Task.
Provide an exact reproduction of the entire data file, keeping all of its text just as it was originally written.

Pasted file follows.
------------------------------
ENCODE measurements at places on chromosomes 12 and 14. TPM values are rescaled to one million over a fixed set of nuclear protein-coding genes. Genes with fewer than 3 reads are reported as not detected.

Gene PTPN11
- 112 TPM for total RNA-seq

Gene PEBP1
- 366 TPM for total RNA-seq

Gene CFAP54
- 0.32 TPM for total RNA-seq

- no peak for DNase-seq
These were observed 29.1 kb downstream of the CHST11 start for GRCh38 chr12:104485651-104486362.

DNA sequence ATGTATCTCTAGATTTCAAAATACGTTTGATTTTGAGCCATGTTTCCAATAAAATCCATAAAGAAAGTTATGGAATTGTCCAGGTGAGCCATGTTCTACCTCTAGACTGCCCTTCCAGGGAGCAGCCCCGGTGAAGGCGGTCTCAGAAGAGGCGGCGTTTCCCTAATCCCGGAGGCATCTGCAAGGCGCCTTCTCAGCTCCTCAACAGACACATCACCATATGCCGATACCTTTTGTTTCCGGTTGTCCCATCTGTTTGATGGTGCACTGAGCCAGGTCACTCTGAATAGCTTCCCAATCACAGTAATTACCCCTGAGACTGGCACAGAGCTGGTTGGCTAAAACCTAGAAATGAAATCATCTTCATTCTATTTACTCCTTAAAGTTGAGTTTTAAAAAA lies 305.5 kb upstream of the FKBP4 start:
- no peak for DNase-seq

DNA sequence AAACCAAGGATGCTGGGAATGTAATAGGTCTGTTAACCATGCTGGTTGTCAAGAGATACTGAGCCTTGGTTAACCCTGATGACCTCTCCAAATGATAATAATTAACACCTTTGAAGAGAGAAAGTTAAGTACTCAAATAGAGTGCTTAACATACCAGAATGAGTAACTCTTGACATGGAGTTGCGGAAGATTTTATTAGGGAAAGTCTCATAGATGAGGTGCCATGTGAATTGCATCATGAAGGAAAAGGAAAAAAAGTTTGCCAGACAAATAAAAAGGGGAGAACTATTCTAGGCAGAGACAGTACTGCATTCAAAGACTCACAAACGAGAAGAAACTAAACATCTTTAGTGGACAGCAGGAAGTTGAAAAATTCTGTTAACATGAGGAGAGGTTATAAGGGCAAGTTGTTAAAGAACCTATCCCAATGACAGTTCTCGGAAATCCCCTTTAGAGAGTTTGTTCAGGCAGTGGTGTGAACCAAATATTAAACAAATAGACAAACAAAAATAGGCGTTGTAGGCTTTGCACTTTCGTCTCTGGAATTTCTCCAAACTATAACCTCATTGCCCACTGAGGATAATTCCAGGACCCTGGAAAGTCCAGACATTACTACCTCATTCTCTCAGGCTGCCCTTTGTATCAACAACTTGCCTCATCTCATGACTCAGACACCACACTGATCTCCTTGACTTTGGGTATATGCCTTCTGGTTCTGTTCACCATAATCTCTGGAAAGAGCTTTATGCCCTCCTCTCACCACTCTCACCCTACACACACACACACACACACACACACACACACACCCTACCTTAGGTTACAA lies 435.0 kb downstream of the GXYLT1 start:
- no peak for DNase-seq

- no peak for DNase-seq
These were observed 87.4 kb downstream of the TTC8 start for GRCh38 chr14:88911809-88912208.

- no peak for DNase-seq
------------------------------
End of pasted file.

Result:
ENCODE measurements at places on chromosomes 12 and 14. TPM values are rescaled to one million over a fixed set of nuclear protein-coding genes. Genes with fewer than 3 reads are reported as not detected.

Gene PTPN11
- 112 TPM for total RNA-seq

Gene PEBP1
- 366 TPM for total RNA-seq

Gene CFAP54
- 0.32 TPM for total RNA-seq

- no peak for DNase-seq
These were observed 29.1 kb downstream of the CHST11 start for GRCh38 chr12:104485651-104486362.

DNA sequence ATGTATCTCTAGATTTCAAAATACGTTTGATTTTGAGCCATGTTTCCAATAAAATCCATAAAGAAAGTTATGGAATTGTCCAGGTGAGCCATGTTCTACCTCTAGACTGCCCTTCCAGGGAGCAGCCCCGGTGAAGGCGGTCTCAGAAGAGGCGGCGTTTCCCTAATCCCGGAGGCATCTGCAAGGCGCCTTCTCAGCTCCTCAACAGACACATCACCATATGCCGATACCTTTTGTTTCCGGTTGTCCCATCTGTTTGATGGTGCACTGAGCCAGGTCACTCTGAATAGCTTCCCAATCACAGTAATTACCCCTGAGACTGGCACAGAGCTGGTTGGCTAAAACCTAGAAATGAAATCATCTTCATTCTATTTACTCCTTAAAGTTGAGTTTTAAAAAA lies 305.5 kb upstream of the FKBP4 start:
- no peak for DNase-seq

DNA sequence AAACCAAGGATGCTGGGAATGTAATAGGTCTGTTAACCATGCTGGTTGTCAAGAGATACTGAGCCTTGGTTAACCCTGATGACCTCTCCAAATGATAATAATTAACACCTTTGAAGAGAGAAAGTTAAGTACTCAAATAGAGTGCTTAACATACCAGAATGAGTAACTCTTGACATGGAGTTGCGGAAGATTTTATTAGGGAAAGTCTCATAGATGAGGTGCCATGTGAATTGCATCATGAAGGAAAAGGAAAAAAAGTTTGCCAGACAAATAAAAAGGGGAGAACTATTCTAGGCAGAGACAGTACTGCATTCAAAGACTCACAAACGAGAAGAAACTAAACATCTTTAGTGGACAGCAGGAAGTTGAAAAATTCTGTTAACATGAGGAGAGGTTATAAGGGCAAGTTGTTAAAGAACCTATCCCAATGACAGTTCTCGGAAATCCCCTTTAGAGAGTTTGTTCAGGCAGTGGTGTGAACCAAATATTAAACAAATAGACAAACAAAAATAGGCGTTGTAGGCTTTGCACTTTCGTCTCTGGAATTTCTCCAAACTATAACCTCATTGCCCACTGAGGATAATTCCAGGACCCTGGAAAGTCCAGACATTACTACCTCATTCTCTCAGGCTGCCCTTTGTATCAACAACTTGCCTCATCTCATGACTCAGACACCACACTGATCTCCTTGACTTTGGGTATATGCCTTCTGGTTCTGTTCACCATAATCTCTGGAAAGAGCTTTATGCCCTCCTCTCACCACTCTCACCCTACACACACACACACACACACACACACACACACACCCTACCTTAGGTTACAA lies 435.0 kb downstream of the GXYLT1 start:
- no peak for DNase-seq

- no peak for DNase-seq
These were observed 87.4 kb downstream of the TTC8 start for GRCh38 chr14:88911809-88912208.

- no peak for DNase-seq